A science technician that is focused on the chemical aspect of products is known as a process technician. Process technicians typically work in factories or processing plants and oversee production of goods, testing packaging, the integrity of used materials and possible effects. They are also commonly responsible for ensuring quality, and developing and improving the production process.
Average Salary Scale From Top to Bottom
In 2009, the average salary for chemical and process technicians was $43,900 a year, according to a salary survey by the United States Bureau of Labor Statistics. Most technicians made between $32,640 and $53,490 a year, falling into the middle 50th percentile. Lower wage earners, perhaps those with little experience, made less than $26,170 a year, comprising of the bottom 10th percentile. Process technicians at the top of their field may have made it into the top 10th percentile and earned more than $65,490 a year.
Salaries Around the Country
Average wages for processing technicians varied significantly in different areas, possibly due to cost of living, demand for technicians and overall economic conditions. For example, in Wyoming, technicians only made $37,260 a year on average, noticeably lower than the national average. West Virginia also reported lower wages at an average of $38,470 a year. On the other side of the pay scale, process technicians in Louisiana, Delaware and Hawaii earned between $52,310 and $56,400 a year on average. New Mexico was the highest paying state in the 2009 report, boasting an annual mean wage of $61,350.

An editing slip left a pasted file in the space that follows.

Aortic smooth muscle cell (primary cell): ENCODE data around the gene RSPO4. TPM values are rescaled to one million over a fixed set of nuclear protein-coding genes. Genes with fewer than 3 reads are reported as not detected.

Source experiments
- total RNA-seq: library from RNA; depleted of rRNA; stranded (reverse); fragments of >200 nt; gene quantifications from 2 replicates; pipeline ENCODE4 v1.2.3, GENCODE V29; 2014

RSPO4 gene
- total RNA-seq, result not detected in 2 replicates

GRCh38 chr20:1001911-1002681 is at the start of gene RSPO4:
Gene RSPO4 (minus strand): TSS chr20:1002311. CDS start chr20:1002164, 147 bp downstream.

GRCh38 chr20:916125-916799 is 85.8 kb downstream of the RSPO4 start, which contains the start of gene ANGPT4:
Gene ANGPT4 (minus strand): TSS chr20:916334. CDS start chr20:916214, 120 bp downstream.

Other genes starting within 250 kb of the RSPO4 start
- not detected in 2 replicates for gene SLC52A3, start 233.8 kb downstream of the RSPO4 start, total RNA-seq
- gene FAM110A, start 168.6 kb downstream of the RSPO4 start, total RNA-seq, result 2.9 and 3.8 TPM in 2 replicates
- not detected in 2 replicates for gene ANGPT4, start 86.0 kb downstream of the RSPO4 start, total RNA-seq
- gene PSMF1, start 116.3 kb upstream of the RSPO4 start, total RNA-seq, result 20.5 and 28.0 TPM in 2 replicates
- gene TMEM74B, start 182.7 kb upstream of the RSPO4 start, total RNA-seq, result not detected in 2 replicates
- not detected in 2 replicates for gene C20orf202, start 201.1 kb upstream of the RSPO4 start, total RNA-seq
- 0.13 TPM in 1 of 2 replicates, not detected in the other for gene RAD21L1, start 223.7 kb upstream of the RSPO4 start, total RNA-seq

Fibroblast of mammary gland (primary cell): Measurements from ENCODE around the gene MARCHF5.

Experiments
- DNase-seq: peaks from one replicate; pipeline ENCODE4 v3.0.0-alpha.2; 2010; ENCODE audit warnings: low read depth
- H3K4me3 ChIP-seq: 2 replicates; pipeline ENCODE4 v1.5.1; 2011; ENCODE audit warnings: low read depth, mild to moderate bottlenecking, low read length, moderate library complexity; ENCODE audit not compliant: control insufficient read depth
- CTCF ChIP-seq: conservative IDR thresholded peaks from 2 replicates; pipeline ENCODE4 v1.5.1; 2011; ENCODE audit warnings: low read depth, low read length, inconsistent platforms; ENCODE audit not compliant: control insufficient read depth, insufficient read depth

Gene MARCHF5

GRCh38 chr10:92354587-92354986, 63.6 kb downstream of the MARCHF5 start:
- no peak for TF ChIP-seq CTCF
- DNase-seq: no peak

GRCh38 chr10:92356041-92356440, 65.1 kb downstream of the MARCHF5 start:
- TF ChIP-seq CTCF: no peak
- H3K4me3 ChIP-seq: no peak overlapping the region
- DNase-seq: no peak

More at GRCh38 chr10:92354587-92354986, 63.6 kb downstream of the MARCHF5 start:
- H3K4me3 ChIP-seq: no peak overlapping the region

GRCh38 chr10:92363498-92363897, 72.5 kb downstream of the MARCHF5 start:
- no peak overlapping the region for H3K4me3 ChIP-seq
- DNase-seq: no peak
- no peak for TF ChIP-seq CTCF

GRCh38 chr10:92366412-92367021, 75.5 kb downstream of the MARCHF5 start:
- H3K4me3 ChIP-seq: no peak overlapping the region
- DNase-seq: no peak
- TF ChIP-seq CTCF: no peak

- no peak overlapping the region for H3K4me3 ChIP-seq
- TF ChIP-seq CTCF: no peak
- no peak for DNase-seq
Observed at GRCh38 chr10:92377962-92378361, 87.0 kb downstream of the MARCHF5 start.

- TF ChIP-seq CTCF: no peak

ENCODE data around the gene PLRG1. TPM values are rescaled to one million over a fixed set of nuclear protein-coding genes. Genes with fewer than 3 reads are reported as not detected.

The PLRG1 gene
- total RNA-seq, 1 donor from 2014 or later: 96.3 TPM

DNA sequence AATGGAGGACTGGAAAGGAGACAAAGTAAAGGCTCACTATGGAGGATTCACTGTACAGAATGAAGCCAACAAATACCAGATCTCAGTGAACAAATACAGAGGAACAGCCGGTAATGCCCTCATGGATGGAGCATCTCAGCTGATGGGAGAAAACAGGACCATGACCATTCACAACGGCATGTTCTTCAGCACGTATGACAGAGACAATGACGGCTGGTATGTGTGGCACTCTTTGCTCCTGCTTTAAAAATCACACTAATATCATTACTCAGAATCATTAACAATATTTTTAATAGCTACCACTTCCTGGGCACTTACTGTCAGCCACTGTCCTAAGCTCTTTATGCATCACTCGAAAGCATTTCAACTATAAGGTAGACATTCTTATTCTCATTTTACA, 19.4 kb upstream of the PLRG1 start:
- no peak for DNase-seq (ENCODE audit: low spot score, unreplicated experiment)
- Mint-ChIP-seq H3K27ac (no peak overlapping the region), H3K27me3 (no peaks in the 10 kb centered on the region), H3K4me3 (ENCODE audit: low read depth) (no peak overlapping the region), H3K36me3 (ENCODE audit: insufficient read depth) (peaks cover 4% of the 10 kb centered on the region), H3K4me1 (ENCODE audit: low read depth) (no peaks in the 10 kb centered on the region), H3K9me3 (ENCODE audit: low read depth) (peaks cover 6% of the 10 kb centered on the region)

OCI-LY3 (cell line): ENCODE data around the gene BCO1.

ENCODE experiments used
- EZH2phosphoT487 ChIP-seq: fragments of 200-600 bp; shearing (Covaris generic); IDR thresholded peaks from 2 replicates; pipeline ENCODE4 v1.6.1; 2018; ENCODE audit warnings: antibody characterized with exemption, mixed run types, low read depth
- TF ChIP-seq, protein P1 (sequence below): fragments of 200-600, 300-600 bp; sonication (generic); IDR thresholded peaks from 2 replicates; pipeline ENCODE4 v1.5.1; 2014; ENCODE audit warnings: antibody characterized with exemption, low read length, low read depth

Type of Process or Industry
Many process technicians work for architectural and engineering firms for an average wage of $35,540 a year. Those working for companies that manufacture resin, rubber and synthetic fibers were paid $48,210 a year on average, and those working in pharmaceutical and medicine environments made $46,740 a year. However, the highest paying employers were electric power companies, where process technicians could expect an annual mean wage of $58,420 in 2009.
Positions involving research and development may require the technicians to possess a bachelor's degree. However, those with a two-year associate degree hold most jobs. The most common field of study is process technology, although other sciences are acceptable as well. Certification is not required but is advantageous in the competitive job market. High levels of competency in writing are also important, as process technicians typically document all findings.